“V.I.P.’s Boogie”: Duke Ellington Indulges in Some Name Calling

Thanks to WeirdWildRealm for the back story on a video performance that knocks me out every time I see it — Duke Ellington & His Orchestra performing “V.I.P.’s Boogie” (fused to “Jam with Sam“) in a 1951 Snader transcription film:

Harry Carney:  bass clarinet
Jimmy Hamilton:  clarinet
Wade Cook:  trumpet
Paul Gonsalves:  tenor sax
Britt Woodman:  trombone
Russell Procope:  alto sax
Cat Anderson:  trumpet
Quentin Jackson:  toilet-plunger mute trombone
Willie Smith:  alto sax
Louis Bellson:  drums
Wendell Marshall:  bass

For the most part, these transcriptions, says WeirdWildRealm, “were recycled into sets of Snader & Studio telescriptions for syndication to television in half-hour bites, as trumped up concerts of sundry performers filmed between 1950 and 1954.  These always added an emcee (Willie Bryant) and comedians to connect the mini-movies into a whole.”

Furthermore, these soundtracks “were tinkered with a bit to provide audience reactions and ‘curtains’ were added, all designed to give the impression of concerts at the Apollo Theater, which, though unconvincing, has nevertheless fooled a lot of people ever since.  Duke’s portion were actually filmed at California Studios in Los Angeles.”

Columbia did issue a 10-inch single in 1952 of “V.I.P.’s Boogie” b/w with “Jam with Sam” that was recorded at the almighty label’s New York City studio on May 10, 1951.

VIP's Boogie 78-aVIP's Boogie 78-b

“C Jam Blues”: From the Father of Hillbilly Jazz

I had a nice laugh when I realized that this fiery little instrumental in the key of C was, indeed, not the world’s first waltz to be played outside of 3/4 time but instead an error in the track listing on the album jacket.  Thus, despite this song being listed as “Gravy Waltz,” I’m pretty certain this is actually the next track in the album’s running order — the jazz standard, “C Jam Blues” by Duke Ellington:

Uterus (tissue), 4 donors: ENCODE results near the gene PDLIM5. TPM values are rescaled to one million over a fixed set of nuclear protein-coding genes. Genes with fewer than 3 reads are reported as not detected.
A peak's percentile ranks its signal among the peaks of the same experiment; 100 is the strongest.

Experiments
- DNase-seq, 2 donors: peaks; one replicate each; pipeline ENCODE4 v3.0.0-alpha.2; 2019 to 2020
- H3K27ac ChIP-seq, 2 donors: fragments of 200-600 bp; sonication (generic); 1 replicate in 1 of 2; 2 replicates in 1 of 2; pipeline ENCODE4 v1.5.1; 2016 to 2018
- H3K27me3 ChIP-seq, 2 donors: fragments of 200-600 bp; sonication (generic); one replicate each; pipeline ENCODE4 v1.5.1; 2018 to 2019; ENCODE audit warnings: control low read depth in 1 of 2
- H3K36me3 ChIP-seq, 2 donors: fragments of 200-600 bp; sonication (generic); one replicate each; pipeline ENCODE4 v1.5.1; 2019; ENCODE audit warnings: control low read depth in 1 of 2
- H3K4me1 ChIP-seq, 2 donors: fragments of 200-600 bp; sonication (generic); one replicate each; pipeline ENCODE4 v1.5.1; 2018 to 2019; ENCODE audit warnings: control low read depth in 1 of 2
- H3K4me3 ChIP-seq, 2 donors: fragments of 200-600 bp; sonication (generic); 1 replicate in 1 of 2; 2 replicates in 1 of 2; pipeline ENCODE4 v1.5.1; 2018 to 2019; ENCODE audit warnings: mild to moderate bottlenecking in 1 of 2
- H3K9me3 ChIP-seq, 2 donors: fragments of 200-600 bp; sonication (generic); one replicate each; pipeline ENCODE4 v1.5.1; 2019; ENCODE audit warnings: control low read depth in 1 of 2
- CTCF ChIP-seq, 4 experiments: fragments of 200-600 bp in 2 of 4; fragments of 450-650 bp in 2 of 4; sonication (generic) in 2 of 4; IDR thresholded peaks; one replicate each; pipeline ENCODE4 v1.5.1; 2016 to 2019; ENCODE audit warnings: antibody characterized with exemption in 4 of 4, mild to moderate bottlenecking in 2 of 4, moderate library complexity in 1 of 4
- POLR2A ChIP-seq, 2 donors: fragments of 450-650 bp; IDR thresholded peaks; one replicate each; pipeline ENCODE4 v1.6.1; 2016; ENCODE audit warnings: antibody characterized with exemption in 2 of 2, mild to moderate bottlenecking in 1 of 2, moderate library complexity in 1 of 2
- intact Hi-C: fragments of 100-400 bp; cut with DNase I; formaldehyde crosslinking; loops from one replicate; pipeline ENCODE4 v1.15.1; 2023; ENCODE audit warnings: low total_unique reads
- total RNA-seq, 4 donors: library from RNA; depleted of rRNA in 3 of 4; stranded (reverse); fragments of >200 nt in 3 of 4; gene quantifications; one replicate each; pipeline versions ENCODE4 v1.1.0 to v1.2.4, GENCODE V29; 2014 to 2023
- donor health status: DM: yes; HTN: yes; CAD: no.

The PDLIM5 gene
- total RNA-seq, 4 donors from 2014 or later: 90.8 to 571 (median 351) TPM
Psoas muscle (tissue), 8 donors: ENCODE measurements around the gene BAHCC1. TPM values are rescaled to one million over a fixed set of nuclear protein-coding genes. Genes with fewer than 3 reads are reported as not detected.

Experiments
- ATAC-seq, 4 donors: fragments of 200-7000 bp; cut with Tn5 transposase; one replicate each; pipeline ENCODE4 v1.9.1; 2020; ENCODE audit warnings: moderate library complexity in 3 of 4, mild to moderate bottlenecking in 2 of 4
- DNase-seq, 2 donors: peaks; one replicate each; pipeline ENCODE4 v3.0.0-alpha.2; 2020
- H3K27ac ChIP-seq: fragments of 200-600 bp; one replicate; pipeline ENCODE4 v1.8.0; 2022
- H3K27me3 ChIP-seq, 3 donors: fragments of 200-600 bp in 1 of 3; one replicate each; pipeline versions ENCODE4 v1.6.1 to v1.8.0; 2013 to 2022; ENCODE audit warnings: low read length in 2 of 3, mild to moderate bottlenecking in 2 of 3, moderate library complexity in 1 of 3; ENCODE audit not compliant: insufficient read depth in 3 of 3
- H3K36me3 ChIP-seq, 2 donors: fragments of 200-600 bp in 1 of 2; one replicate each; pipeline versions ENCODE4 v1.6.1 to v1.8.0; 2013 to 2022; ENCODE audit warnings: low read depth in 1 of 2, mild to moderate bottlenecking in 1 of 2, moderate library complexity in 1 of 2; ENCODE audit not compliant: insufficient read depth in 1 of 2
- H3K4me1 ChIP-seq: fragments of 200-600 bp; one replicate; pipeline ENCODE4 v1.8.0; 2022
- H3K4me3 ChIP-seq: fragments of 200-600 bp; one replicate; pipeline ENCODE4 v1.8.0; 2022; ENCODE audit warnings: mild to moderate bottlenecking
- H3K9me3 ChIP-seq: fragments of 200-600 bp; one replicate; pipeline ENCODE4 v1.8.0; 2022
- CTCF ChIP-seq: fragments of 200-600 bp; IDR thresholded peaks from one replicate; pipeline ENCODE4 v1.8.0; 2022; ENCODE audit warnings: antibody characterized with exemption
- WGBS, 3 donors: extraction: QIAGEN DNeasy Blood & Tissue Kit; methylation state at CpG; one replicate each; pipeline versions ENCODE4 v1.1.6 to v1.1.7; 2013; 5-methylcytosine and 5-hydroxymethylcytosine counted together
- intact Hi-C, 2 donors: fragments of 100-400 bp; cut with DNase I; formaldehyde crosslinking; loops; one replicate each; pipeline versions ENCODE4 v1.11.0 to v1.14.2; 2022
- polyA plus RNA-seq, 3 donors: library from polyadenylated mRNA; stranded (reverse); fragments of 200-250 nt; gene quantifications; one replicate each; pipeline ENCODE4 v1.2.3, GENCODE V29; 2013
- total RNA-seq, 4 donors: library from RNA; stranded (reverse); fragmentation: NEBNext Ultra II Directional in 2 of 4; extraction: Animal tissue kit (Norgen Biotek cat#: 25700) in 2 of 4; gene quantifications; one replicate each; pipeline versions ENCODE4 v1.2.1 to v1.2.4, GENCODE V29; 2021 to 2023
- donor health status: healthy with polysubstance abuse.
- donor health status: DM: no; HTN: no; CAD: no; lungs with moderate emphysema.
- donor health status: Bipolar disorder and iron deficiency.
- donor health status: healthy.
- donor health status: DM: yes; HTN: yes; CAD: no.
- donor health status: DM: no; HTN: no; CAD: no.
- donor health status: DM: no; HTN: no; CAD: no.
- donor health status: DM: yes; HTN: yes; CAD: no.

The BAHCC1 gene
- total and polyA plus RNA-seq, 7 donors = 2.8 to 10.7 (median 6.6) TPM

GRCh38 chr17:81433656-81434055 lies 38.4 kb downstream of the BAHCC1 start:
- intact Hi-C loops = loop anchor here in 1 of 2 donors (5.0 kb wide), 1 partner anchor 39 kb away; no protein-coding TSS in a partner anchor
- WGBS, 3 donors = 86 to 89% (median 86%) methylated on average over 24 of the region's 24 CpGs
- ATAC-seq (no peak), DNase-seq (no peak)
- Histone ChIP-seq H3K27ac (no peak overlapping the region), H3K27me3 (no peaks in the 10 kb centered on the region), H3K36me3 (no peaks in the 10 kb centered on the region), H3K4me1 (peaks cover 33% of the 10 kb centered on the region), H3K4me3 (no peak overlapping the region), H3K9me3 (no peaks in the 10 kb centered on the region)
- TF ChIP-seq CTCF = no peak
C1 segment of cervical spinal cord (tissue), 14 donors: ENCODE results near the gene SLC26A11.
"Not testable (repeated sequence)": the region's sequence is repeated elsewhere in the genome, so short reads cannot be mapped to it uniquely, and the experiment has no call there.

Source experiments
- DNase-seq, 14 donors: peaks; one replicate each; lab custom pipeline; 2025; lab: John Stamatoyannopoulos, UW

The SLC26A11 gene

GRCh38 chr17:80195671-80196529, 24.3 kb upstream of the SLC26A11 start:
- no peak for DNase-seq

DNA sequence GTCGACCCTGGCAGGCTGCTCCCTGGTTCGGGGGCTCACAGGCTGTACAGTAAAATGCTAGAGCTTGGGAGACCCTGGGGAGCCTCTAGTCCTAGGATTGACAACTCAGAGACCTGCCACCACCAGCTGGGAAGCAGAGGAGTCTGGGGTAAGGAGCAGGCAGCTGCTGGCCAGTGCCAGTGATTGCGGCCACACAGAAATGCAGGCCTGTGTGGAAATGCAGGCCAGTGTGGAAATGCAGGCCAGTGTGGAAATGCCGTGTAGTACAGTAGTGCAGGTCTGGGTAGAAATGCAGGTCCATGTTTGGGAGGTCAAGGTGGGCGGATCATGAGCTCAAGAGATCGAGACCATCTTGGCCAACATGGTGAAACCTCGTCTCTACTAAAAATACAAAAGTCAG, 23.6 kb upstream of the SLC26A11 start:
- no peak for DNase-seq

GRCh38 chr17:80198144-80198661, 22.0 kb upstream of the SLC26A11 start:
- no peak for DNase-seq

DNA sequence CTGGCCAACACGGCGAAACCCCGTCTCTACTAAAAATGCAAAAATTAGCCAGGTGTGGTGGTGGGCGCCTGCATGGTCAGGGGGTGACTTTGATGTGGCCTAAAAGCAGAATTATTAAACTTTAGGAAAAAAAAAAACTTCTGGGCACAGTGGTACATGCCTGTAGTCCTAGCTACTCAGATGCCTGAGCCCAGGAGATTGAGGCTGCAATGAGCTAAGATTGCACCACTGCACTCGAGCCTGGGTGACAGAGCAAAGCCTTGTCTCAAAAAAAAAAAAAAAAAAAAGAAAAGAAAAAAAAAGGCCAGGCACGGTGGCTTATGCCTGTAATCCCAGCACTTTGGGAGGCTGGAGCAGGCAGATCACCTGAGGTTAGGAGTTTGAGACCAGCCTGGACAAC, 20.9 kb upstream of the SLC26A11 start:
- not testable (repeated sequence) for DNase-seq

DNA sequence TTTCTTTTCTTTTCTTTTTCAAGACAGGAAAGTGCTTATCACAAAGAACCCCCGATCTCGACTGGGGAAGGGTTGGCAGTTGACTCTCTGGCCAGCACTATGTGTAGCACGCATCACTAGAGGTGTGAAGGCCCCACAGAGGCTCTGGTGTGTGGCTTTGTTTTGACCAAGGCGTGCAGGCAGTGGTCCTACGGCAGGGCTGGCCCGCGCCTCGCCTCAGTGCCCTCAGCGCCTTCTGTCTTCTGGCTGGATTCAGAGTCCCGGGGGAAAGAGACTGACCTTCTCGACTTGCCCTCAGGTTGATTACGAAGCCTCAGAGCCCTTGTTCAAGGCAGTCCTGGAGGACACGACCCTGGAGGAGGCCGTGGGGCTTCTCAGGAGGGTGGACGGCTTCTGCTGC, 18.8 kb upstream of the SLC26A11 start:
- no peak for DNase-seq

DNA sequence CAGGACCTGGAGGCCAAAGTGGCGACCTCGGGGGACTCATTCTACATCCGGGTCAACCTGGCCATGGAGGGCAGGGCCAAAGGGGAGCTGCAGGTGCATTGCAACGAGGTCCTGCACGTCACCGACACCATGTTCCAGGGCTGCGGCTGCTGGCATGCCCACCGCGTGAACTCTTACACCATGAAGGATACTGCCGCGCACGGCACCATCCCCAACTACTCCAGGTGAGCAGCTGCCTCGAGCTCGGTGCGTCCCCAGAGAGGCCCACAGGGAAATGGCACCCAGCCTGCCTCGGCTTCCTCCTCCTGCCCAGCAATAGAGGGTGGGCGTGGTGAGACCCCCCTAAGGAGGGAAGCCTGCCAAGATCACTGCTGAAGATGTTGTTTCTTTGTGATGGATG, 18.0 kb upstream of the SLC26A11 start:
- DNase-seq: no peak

[Pssst:  Click the triangle above to play “C Jam Blues” as interpreted by Vassar Clements & Friends.]

Track comes from 1974’s double album, Hillbilly Jazz, by the “Father of Hillbilly Jazz” himself, Vassar Clements – who first appeared on the Grand Old Opry in 1949 fiddling with Bill Monroe – joined by D.J. Fontana on drums, Doug Jernigan on steel, David Bromberg on guitar, and other musical friends.

Hillbilly Jazz LP

Vassar Clements:  Fiddle, Viola & Vocals
D.J. Fontana:  Drums
Doug Jernigan:  Steel Guitar, Resonator Guitar
David Bromberg:  Guitar
Michael Melford:  Guitar, Mandolin & Piano
Ellis Padgett:  String Bass
Kenneth Smith:  Electric Bass
Benny Kennerson:  Piano
Gordon Terry:  Vocals

Hillbilly Jazz was issued on Flying Fish.  While Clements’ music mostly enjoyed release on independent, folk-oriented labels (Rounder, Old Homestead, Mind Dust, Flying Fish), Vassar did manage to release a few 45s on a couple major labels of note:

Vassar Mercury 45 IVassar Mercury 45 IIVassar MCA 45aVassar MCA 45b

“Caravan”: Ferlin Husky’s Band Cuts Loose

Reissue label Razor & Tie did a public service in 1999 when they rescued a wonderful instrumental that had remained unissued for over 30 years – just sitting on a master tape of a 1965 Nashville recording session by country singer, Ferlin Husky.  Very little is known about the musicians who did this blazing hillbilly jazz version of “Caravan” except that the steel player is almost certainly Curly Chalker.  Surprisingly tight arrangement and crisp ending for something that was simply considered a between-song “jam”:

This previously unissued recording courtesy of Swing West – Volume 2:  Guitar Slingers.